Stress is an unavoidable part of being alive. Negative thinking, however, which is often a coexisting factor, need not be unavoidable. Specifically, two different individuals faced with the same stressful situation can emerge in very different states; one being beleaguered, overwhelmed, possibly even angry, while the other emerges calm, bemused, even insightful. In short it is the reaction to the precipitating stress, which ultimately creates the lasting physical and emotional state of the person affected by stress. When negativity allies itself, like a parasite, to stress, it affects our mood, our spirit, our bodies, and even the way people perceive us and treat us. Cognitive therapy aims to change the stress reaction by eliminating negative self-talk. Therapists that specialize in a cognitive approach know that most negative reactions stem from ten distinct cognitive distortions. By teaching their clients to recognize and understand and deal with these distortions much of the impact of their patient’s daily stress can be ameliorated. In fact, many patients experience a much more rapid improvement of their symptoms that that which is generally experienced by patients undergoing a more classic, analytical approach. Many start to see change in a manner of weeks.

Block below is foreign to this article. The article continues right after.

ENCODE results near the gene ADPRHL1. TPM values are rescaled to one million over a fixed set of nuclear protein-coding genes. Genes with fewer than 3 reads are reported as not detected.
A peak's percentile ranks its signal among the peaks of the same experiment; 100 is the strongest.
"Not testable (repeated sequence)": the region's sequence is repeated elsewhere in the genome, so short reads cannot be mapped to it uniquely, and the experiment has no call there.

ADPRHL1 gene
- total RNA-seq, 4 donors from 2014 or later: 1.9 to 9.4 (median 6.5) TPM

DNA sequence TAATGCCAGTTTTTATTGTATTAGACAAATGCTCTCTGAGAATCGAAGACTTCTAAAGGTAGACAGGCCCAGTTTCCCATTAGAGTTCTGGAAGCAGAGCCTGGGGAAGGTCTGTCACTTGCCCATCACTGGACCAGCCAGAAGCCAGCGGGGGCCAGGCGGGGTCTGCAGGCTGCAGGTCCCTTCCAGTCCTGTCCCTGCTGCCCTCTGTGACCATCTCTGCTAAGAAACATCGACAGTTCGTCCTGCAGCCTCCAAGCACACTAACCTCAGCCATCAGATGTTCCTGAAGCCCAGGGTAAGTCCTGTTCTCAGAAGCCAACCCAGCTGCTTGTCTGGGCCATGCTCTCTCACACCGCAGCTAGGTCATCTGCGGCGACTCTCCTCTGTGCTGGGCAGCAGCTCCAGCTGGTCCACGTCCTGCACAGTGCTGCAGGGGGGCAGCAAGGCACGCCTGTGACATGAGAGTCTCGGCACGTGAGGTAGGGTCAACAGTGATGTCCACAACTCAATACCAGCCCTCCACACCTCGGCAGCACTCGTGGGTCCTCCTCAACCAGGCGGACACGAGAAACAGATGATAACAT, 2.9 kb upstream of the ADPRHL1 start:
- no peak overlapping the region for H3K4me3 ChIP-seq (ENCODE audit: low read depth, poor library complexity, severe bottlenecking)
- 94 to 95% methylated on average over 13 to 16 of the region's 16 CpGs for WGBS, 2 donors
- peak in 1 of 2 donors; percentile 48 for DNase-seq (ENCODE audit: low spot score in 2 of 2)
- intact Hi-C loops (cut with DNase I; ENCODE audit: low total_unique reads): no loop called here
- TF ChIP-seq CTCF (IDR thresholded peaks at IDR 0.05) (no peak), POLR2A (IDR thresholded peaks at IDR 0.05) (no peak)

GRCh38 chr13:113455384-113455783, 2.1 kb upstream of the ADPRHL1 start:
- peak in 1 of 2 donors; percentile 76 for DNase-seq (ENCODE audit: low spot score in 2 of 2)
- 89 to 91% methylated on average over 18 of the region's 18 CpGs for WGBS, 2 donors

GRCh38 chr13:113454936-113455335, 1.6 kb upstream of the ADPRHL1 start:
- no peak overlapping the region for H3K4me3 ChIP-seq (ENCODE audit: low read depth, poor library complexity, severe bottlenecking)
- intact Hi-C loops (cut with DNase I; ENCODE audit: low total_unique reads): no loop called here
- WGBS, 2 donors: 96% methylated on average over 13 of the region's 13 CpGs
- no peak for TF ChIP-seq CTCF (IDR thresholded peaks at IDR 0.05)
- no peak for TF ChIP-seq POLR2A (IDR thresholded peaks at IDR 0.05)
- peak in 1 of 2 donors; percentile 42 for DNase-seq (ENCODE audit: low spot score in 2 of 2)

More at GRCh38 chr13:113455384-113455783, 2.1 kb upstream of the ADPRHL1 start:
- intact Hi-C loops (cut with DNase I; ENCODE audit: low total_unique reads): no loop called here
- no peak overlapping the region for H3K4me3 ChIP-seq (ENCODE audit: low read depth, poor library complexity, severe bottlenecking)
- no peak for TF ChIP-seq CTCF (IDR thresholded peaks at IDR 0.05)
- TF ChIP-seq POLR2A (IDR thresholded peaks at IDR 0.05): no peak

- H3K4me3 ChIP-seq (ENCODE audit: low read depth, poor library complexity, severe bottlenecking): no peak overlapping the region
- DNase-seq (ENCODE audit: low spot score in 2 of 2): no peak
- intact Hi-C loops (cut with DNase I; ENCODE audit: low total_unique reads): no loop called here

- Not only can being negative create stress in us, it can make others trust us less when we perpetuate that negativity to them.
- Many persons have found that when they are trapped in negativity and the stress it evokes, they can find relief in cognitive therapy.
- Cognitive therapy can be an effective mode of treatment for anxiety disorders, depression and also stress that is contributing to mood disorders or creating unpleasant feelings.
“There are hundreds of examples of how our thoughts and our negative self-talk color our experiences. These can lead to a triggered stress response or a calm demeanor.”